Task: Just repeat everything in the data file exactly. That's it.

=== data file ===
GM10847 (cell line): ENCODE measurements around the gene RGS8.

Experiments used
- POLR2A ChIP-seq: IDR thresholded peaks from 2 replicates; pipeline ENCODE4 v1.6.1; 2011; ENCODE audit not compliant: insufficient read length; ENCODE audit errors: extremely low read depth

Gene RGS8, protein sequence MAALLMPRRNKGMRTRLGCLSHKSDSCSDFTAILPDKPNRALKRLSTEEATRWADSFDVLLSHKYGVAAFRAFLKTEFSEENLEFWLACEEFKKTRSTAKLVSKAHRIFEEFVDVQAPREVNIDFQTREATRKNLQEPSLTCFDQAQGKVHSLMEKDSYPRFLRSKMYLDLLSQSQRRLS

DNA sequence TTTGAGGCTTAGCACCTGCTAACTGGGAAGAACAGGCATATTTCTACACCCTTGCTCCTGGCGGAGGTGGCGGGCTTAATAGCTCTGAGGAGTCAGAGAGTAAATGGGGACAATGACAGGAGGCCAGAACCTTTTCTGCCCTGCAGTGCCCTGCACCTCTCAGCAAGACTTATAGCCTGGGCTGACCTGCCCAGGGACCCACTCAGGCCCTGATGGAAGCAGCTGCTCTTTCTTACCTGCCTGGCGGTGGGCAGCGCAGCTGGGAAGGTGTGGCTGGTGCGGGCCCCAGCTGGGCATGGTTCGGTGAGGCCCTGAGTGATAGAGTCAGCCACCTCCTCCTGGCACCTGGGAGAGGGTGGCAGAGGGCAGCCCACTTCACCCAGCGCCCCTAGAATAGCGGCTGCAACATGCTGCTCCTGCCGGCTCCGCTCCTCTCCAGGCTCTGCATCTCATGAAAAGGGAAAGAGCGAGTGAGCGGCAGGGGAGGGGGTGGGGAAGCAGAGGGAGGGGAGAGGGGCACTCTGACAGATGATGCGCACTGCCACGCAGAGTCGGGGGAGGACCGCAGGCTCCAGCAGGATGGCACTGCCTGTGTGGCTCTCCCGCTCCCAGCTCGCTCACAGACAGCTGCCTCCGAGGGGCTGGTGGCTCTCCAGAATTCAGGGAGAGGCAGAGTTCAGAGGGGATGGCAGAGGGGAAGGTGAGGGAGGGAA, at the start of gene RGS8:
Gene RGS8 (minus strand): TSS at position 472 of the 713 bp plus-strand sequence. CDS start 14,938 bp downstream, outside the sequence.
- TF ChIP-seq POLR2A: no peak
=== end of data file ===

GM10847 (cell line): ENCODE measurements around the gene RGS8.

Experiments used
- POLR2A ChIP-seq: IDR thresholded peaks from 2 replicates; pipeline ENCODE4 v1.6.1; 2011; ENCODE audit not compliant: insufficient read length; ENCODE audit errors: extremely low read depth

Gene RGS8, protein sequence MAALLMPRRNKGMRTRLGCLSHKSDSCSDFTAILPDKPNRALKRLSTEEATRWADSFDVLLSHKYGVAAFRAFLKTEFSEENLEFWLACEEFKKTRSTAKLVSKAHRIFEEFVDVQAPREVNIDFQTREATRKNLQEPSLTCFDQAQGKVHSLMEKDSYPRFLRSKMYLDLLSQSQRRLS

DNA sequence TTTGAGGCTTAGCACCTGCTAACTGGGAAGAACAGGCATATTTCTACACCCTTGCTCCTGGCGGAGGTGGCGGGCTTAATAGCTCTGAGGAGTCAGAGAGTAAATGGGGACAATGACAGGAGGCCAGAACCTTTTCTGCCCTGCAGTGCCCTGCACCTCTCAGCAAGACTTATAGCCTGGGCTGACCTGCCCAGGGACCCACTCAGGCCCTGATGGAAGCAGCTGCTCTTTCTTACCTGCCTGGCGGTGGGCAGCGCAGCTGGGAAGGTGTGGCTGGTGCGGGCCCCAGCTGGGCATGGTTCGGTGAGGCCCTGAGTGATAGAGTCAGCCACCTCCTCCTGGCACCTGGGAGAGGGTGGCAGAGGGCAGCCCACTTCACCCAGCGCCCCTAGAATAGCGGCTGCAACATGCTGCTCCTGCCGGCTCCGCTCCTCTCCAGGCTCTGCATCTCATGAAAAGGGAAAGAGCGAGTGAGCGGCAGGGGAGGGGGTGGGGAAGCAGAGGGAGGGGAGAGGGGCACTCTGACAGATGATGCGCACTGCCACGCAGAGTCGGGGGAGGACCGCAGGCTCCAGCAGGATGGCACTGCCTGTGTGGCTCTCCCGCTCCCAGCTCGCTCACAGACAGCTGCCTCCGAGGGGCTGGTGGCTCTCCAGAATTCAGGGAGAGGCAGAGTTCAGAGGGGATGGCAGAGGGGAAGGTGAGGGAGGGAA, at the start of gene RGS8:
Gene RGS8 (minus strand): TSS at position 472 of the 713 bp plus-strand sequence. CDS start 14,938 bp downstream, outside the sequence.
- TF ChIP-seq POLR2A: no peak